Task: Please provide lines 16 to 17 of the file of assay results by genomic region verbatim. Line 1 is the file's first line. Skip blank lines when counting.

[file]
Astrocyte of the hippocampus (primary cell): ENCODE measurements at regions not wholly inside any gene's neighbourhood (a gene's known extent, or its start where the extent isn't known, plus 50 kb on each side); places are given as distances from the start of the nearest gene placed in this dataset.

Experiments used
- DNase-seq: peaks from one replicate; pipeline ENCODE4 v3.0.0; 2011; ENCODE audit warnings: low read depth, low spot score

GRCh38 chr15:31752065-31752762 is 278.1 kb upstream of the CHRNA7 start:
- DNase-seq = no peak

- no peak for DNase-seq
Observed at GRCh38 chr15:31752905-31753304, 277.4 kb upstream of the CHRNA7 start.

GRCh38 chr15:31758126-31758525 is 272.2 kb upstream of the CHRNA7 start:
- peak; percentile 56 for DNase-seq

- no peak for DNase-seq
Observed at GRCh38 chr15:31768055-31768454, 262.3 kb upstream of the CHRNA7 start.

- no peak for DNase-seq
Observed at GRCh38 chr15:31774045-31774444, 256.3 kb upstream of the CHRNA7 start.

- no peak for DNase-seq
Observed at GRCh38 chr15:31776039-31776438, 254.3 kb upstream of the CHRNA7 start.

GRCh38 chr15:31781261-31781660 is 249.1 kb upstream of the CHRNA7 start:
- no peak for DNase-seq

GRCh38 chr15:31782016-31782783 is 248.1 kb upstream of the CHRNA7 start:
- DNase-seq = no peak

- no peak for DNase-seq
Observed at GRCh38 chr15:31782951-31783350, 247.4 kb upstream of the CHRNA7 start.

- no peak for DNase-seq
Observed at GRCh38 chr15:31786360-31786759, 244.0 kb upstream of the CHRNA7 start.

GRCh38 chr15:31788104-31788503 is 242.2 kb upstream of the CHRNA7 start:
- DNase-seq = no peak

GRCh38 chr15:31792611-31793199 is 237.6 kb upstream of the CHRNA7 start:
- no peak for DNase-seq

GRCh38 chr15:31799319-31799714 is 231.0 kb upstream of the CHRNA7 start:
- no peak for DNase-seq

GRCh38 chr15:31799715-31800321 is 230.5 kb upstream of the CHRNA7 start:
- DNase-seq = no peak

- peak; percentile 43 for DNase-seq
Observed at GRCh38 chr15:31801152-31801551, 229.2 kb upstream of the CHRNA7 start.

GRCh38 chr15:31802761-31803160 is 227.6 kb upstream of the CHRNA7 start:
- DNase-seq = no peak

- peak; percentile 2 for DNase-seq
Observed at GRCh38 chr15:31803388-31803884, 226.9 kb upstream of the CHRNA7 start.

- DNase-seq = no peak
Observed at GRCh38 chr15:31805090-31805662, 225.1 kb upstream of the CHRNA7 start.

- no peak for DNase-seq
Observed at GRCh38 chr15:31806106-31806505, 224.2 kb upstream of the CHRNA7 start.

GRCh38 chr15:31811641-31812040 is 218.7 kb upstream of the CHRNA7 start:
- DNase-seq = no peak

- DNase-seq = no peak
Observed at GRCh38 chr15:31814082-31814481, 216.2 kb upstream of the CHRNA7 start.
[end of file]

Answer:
GRCh38 chr15:31781261-31781660 is 249.1 kb upstream of the CHRNA7 start:
- no peak for DNase-seq